- Book Reviews
- About me
Welcome to the online home of Tim Challies, blogger, author, and book reviewer.
February 13, 2009
I am about to hit the road for what marks the beginning of a busy spring conference season. This evening I’ll be speaking at a church in Mt. Morris, Michigan and will then travel with the youth to some kind of a retreat center. I’ll be speaking to them five times over the weekend, covering issues related to discernment. I covet your prayers as I seek to minister effectively to these young people!
Before I leave, I wanted to make note of just a couple of things that have been on my mind the past couple of days.
That’s A Lot of BabiesYou’re heard of Nadya Suleman, no doubt. She is all over the news after giving birth to octuplets. That is newsworthy by itself, but there is more to the story. She already has six children at home, is a single mother, and had all fourteen of her children by in vitro fertilization. She collects food stamps and up to $2300 per month in state support for her disabled children.
America has reacted to her with utter disgust. Recent headlines show that she has even been receiving death threats. And it seems that taxpayers are going to pick up the massive medical bills for these octuplets. Some of the comments have been shocking in their frankness and their rudeness. Some think she would be better off dead; many think her children should be forcibly taken from her and put up for adoption; a columnist in the LA Times calls her story “grotesque.”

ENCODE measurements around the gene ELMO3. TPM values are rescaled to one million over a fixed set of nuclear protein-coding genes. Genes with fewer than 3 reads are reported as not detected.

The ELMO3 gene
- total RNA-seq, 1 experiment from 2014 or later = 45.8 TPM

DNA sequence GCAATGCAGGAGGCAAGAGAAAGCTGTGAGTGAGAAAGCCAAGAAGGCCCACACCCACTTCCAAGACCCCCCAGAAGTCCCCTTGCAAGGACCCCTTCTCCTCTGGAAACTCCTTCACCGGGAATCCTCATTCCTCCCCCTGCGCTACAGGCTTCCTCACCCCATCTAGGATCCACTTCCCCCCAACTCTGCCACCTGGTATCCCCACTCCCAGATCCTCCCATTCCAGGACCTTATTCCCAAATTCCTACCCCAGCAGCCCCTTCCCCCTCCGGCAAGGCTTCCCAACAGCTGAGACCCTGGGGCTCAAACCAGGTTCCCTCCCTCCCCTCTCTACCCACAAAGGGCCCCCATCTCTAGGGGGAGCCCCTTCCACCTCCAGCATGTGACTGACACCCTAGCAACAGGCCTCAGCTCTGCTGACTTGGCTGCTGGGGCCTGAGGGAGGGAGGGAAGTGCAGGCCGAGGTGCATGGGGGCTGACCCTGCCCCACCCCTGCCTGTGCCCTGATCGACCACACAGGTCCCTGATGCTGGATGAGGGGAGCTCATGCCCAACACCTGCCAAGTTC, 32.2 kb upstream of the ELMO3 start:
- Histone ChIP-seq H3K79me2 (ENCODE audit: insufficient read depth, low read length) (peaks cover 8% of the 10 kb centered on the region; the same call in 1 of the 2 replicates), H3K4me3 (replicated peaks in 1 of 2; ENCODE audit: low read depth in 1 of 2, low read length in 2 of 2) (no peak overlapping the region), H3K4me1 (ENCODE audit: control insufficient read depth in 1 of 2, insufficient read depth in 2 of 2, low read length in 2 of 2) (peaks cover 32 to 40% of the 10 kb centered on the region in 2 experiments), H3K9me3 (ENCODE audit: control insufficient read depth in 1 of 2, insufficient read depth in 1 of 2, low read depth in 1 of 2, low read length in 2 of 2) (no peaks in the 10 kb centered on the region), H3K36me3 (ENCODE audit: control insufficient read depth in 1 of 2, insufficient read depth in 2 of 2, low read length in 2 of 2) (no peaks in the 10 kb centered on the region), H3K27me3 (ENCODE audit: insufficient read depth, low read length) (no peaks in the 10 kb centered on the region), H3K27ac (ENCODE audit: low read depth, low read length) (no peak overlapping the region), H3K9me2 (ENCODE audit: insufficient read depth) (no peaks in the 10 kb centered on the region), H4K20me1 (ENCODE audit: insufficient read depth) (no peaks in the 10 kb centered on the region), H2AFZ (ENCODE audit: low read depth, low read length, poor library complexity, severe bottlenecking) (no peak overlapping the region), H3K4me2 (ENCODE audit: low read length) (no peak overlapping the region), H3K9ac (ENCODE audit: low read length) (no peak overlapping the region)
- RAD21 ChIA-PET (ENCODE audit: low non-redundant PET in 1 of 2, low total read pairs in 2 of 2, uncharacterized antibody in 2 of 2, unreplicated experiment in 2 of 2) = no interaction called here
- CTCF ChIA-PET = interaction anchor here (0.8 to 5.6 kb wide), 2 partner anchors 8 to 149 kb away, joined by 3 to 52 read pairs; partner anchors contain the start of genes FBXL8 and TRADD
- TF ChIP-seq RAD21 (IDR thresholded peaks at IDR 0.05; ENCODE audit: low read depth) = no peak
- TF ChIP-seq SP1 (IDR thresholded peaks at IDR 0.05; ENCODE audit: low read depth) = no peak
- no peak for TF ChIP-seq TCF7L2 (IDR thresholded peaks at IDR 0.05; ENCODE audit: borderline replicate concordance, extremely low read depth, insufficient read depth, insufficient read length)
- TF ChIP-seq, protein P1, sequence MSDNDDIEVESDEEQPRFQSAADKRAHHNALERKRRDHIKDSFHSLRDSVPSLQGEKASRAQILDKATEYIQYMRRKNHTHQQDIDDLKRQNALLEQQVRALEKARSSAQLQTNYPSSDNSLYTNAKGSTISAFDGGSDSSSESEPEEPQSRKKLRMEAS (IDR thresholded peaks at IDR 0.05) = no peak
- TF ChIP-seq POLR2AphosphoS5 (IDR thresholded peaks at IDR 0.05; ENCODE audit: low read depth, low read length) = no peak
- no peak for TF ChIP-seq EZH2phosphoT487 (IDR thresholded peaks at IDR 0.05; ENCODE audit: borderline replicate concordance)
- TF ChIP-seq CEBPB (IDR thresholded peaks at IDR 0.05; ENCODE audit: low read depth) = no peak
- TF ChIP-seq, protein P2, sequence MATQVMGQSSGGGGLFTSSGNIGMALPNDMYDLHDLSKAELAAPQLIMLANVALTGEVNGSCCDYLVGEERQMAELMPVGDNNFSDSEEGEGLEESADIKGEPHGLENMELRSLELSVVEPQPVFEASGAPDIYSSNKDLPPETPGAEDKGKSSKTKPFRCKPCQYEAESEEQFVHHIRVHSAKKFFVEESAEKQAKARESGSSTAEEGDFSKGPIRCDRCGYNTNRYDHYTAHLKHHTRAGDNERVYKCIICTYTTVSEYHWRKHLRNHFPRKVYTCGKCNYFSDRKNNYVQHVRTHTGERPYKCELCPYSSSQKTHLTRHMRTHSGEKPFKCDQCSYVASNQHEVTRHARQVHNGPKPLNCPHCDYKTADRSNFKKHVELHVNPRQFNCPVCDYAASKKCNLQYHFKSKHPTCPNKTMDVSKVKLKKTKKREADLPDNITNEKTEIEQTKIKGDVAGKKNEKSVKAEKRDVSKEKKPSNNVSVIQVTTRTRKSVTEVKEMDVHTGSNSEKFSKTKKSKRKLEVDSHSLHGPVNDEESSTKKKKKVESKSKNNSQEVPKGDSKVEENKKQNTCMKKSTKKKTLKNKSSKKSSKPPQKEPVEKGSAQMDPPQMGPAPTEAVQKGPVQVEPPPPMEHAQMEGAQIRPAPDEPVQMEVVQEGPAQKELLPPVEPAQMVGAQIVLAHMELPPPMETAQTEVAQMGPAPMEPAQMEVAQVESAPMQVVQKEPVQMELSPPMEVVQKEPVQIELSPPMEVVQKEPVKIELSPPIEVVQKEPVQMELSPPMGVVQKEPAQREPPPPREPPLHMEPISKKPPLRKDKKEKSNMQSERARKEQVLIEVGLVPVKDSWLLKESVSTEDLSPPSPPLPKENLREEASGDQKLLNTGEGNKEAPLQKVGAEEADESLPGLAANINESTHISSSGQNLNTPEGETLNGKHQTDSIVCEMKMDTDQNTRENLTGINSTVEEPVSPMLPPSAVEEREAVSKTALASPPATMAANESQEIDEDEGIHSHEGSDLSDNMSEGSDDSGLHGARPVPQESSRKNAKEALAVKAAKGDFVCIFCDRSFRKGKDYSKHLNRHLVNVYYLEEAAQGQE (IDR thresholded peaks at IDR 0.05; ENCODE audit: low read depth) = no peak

Now I will admit that there is something very odd about this situation and something distasteful, even. It seems pretty obvious that God does not intend that single mothers bring children into the world to be raised without fathers; in vitro fertilization is not without some serious moral issues; and so on. But as I read stories about this woman and as I hear reactions to her, I find it difficult to separate legitimate concern from a more general dislike for life. So many of the reactions to this woman and her family may focus on legitimate concerns, but underlying many of these is a hatred for life. Many of these people would not voice any concern if Suleman had chosen to selectively abort a handful (or two) of her children. Many of these people cannot conceive of a family greater than two or three children. Stories like this one are a good opportunity to read with discernment and with critical thinking. What are the moral or ethical issues and what are the social or cultural issues? There seems to be quite an even split. We need to celebrate life even while being unintimidated by the serious underlying moral and spiritual concerns.